This post appears here courtesy of ECU News Services
. The author of this post is Rob Spahr
East Carolina University dental student Ashley Collins, left, provides free dental care to a U.S. military veteran as part of the ECU Smiles for Veterans event in Brunswick County on Sept. 24. (Photos by Rob Spahr)
It is not uncommon to see civilians thank military veterans for their service, but it is not every day when the veteran replies by thanking the civilian for their service as well.
These interactions happened repeatedly at the ECU Community Service Learning Center (CSLC) in Brunswick County on Sept. 24, as more than two dozen veterans received free dental care as part of an ECU Smiles for Veterans event.
Since 2018, the School of Dental Medicine - in partnership with the Veteran Smiles Foundation - has provided free dental care for more than 120 veterans in western North Carolina during ECU Smiles for Veterans events at the CSLC in Sylva.
The Sept. 24 event was the first ECU Smiles for Veterans event to take place in state's eastern region.
"There is a very large veteran population in this area. Unfortunately many of them cannot afford good dental care,"
said Dr. Dianne Caprio, faculty director for CSLC - Brunswick County.
"So we're hoping that through this day and awareness, they can find a permanent dental home here at Brunswick."
Nearly 30 pre-screened veterans received a variety of dental services - ranging from routine dental crowns and fillings to extractions and full sets of dentures - from ECU faculty, residents and students during the event.
"It is phenomenal, unbelievable. I have no pension, so this is such a benefit to me,"
said Michael O'Rilley, a Southport resident and U.S. Navy veteran. "Most veterans cannot afford it and they need the help. The people are finally stepping up and helping the veterans more, which we're all thankful for."
Robert Tompkins, a Carolina Shores resident and U.S. Air Force veteran, also gave the event rave reviews.
"I think this is great that they're doing this. I haven't been to the dentist in about 10 years, so there's a lot of work to be done,"
he said. "I was able to pick up a dental plan and this program here, I think it's going to help me out."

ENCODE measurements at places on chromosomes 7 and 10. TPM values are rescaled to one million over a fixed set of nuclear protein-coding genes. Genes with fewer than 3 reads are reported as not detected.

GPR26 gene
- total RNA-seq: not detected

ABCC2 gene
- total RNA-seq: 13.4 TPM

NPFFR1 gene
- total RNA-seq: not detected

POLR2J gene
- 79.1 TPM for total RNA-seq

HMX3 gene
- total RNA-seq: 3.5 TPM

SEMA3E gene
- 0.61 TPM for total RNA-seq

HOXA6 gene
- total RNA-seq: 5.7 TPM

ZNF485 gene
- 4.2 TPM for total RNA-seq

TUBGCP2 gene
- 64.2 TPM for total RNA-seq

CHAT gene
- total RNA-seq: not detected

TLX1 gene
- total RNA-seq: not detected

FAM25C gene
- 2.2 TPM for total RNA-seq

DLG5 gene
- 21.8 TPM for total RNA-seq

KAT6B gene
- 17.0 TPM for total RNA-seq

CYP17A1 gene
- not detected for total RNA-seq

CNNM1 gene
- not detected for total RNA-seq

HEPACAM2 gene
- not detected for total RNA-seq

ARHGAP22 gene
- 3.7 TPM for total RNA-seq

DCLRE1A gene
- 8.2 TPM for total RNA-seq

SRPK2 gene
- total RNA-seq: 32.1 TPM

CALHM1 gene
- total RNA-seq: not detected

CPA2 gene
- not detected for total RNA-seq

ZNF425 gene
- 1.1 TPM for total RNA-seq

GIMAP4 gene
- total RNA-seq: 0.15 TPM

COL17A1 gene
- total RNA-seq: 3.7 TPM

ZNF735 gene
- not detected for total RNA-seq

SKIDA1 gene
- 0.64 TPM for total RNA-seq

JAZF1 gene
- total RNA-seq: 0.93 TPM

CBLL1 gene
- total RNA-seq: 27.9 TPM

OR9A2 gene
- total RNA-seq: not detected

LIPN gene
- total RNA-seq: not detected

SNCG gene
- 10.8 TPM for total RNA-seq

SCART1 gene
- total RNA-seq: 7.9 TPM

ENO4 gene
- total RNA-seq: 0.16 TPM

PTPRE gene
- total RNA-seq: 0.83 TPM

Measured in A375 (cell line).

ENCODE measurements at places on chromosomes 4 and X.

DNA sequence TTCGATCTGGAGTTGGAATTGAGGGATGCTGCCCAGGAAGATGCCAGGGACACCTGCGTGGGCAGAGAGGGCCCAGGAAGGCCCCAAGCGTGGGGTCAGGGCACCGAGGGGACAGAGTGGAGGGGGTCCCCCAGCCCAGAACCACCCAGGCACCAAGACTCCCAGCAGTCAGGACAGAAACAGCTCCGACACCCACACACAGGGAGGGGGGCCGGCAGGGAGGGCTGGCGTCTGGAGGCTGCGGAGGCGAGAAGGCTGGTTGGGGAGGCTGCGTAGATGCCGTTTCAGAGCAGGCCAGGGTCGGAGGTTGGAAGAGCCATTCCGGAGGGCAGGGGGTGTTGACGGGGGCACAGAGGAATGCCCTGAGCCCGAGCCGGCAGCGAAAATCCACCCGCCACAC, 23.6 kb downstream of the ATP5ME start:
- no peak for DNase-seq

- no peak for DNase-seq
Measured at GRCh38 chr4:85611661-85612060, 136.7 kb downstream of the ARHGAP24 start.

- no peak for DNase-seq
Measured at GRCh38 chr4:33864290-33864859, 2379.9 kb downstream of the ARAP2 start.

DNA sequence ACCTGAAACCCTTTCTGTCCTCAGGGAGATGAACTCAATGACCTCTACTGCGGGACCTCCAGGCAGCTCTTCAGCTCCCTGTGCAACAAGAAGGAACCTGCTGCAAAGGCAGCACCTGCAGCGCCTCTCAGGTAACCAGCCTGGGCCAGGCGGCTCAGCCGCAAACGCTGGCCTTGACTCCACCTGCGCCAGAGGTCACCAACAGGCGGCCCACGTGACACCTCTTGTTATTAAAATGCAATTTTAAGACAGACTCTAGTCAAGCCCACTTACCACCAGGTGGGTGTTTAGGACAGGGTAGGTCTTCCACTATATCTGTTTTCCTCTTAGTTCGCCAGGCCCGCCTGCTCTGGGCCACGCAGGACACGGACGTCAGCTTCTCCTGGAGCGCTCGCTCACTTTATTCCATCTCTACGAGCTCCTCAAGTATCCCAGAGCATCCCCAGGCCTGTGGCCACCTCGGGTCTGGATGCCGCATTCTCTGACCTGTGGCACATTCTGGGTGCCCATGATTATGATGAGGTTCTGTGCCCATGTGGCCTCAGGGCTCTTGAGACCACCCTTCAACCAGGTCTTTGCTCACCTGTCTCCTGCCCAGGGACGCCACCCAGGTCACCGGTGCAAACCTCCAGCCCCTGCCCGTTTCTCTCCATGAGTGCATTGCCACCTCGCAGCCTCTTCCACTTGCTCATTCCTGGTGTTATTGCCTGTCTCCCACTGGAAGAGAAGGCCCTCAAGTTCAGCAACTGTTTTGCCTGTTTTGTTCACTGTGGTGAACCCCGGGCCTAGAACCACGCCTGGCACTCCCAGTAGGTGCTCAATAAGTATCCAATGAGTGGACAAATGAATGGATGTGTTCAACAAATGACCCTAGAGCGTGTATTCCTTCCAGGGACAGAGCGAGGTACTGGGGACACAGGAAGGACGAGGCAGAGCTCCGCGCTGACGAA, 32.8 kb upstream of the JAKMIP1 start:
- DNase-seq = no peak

Sadly, the difficulties these U.S. veterans faced in receiving important dental care was not an aberration.
"Only 8 percent of U.S. veterans qualify for dental care though the (U.S. Department of Veterans Affairs), which means that in North Carolina there are approximately 88,0000 veterans who don't qualify for dental care and are low means,"
said David McCracken, chairman of the Veterans Smiles Foundation. "So, we donate money from our foundation to the ECU Medical & Health Sciences Foundation to cover the costs for the full-range of dental services for as many veterans as we can get, and all of the work at the clinic on this day is for veterans only."
Instead of charging the veterans for these services, McCracken said the Veteran Smiles Foundation simply asks the veterans to donate money back to foundation - if and when they are able - as a means of paying the generosity forward to other veterans in need.
Delta Dental - a not-for-profit insurance carrier that donated $15,000 to support the ECU Smiles for Veterans events - was one of the organizations who had representatives stationed outside of the ECU Smiles for Veterans event to thank the veterans for their service and provide them free giveaways as they left the dental clinic.
"A portion of Delta Dental's residuals at the end of each year go back to work in North Carolina to help those who are underserved. But for us, it's not just about the money we give, it's about showing up and being there to show our support where we can,"
said Elaine Loyack, Delta Dental's vice president for community engagement and government relations. "When we're looking at different populations who are underserved in this state, our veteran population needs support, and the ECU School of Dental Medicine has been such a fantastic partner with us through the years. We're firm believers in the Community Service Learning Center model - so we're delighted and honored to be out here to support ECU and these veterans."
ECU Smiles for Veterans not only provides veterans the opportunity to receive much-needed dental care, it also gives the ECU faculty, residents and students performing the procedures the reward of serving people in need.
"I've really enjoyed listening and watching the interactions that the students are having with these veterans. The students get to talk to the veterans and hear their stories and appreciate what they've done in their lives and for our country,"
Caprio said. "The veterans are very appreciative that we're aware of their situations, and it's very cool to see the students thank the veterans for their service and vice versa."
Fourth-year dental student Max Jolley grew up in a military family. He was born on Shaw Air Force Base in Sumter, S.C., and his father, Mick, served 31 years in the U.S. Air Force.
"It is that much more special to me to be able to care for these members of our community and at no cost to them,"
Jolley said. "They've all served our country and they deserve to be here having this treatment provided to them."
Ashley Collins, a fourth-year dental student from Southern Pines, said the experience of caring for the veterans in need will be something that continues to provide inspiration beyond the one-day event.
"It's so awesome to be able to take the things that we're learning in the clinic and be able to put that to use to serve people who have done a lot for us,"
Collins said. "To be able to give them something back is a really great feeling and definitely something that we would want to continue in the future as we go out and become dentists across the state."